Maximize Your Salary Potential

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Negotiating a salary is never easy. In fact, it's something that makes many people downright petrified. However, negotiating a fair salary and benefits package right off the bat is even more important than you might think.

     

     Some job candidates simply take the first package a company offers, thinking higher pay will come once they have proven themselves. Beware of this tactic, says Ron Krannich, co-author of 'Dynamite Salary Negotiations,' (Impact Publications). "Unless you somehow become very indispensable to the organization -- the employer simply can't live without you -- and threaten to quit, the initial salary you get may determine what you will receive in the long run, regardless of how well you perform on the job," he writes.

     

     One important area to consider in your compensation package is how you will be rewarded each year for your performance, as well as how your salary will meet cost of living increases. While many people think these are the same thing, Krannich points out that there is a difference between a raise to cover inflation, and a raise for excellent performance. For example, receiving a typical 3 percent raise each year will generally just cover inflation, and allow the company to cover its bases.

     

     Krannich notes that if an employee is truly excelling and deserves to be rewarded, that employee should receive a raise that goes above the inflation rate. "You want to make sure you are protected against inflation, but that's a baseline," says Krannich. "A raise should be given for performance, not inflation."

     

     The truth is, once you consider inflation, some people are not receiving a raise at all, but are just breaking even. To ensure you are being rewarded for your performance, you need to do a little extra groundwork.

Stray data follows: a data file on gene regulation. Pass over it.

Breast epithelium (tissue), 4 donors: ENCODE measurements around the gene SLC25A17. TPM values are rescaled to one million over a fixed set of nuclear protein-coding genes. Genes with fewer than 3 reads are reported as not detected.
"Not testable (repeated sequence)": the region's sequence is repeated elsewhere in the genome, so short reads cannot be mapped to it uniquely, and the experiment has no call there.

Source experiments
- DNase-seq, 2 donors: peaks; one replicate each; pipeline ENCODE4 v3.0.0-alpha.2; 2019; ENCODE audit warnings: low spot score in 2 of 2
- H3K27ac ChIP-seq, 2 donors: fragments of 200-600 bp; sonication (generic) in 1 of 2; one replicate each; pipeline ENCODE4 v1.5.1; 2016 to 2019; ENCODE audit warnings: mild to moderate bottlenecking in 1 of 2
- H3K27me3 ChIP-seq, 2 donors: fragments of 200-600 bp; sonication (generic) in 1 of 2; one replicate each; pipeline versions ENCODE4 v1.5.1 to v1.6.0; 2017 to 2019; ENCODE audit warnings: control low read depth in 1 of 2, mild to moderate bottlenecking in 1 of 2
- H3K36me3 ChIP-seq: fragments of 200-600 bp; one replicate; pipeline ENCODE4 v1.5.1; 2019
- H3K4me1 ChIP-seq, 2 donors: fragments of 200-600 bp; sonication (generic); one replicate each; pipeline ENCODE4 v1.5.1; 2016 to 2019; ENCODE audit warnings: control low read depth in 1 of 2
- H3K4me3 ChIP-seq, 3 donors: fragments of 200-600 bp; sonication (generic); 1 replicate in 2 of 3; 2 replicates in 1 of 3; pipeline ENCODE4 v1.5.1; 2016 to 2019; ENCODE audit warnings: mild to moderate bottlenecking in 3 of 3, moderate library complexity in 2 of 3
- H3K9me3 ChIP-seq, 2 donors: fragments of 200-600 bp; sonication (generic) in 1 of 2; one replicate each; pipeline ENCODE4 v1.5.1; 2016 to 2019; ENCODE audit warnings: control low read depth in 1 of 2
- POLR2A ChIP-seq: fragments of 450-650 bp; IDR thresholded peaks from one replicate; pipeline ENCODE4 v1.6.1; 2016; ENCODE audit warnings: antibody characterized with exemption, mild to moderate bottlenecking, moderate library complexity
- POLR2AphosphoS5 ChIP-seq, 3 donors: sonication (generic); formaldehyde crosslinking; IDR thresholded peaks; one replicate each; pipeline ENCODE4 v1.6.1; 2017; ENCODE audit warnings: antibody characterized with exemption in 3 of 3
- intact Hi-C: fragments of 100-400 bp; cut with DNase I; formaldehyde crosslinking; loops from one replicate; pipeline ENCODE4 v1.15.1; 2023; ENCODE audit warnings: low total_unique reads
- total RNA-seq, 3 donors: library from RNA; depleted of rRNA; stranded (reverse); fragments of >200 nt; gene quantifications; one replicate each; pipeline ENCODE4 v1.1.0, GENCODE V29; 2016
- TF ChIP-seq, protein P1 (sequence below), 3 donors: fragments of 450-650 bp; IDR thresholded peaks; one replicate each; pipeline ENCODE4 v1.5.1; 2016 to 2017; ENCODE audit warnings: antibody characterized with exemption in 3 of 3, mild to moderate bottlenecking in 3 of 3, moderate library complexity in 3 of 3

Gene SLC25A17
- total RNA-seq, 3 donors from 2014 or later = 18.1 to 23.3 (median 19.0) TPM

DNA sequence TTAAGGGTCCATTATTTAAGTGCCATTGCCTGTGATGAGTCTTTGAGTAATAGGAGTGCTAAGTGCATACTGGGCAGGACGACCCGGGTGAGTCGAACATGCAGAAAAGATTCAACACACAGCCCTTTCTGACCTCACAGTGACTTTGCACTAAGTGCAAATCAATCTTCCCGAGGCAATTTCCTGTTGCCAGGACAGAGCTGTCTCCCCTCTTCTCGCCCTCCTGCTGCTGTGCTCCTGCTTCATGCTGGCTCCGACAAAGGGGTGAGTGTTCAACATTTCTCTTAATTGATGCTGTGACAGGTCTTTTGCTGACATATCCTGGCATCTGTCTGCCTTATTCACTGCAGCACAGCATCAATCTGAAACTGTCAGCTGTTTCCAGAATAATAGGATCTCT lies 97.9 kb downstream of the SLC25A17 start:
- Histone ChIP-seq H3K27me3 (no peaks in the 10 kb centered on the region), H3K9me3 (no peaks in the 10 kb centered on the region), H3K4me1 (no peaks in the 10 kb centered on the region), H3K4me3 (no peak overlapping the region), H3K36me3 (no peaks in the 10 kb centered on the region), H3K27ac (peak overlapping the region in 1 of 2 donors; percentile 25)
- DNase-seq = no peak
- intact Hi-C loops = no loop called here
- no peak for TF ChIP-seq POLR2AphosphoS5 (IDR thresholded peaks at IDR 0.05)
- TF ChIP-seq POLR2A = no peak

Think of the Future in the Job Search Process

     If you are looking for a job, Krannich says you should make the topic of salary increases a part of your negotiation process, but only after you have done your research. This means knowing what the market is paying and understanding how the organization operates. Ask about the company's compensation policies and about how raises are handled. Does the company simply establish a percentage to cover cost of living increases, or does the policy allow for flexibility to reward employees for exceptional performances? Is there an opportunity to increase your salary ahead of the typical rate? If not, does the company consider bonuses tied to goals and other achievements?

     

     Krannich suggests raising these questions at the end of your overall interview process, and doing so only if you have stressed your value along the way. The bottom line is that getting all of these factors on the table early will keep you from being stuck in a rut later.

     

     Options Once You Are in the Door

     If you are already employed but don't feel you are being compensated for your achievements, you might be able to put yourself back on the right path. If you have not been receiving at least a 3 percent annual raise, start by pointing out that your salary is not keeping pace with inflation.

     

     "If your salary is not being raised for inflation each year, you are really being penalized," says Krannich. If you have been excelling and receiving stellar performance reviews, ask your employer to develop a reward system that compensates you for your contributions to the company. Again, the key is preparation and research. Krannich says that you need to make your case in a way that is compelling and back up your points with real examples of your worth. Document your achievements and accomplishments, researching the market, and demonstrating goals you have met. Krannich suggests putting together a one-page paper with talking points that you can use when you go in to ask for a raise.

     

     Consider all Compensation Options

     Whether you are joining a new company or sticking with an old one, Krannich says that it is important to remember that base salary is not your only option. "Most people get preoccupied focusing on the gross salary figure," he says. He points out that a salary of $50,000 at one company might be worth $75,000 at another company once all of the other benefits and perks, bonuses and commissions are figured in.

     

     No matter which path you are on, Krannich says to stay professional, nonthreatening and focus on the bottom line. "Put yourself in the shoes of the employer," he says. Always demonstrate how you will bring value to the company and, finally, make sure you live up to your own hype.

Last Updated: 24/09/2007 - 3:50 PM


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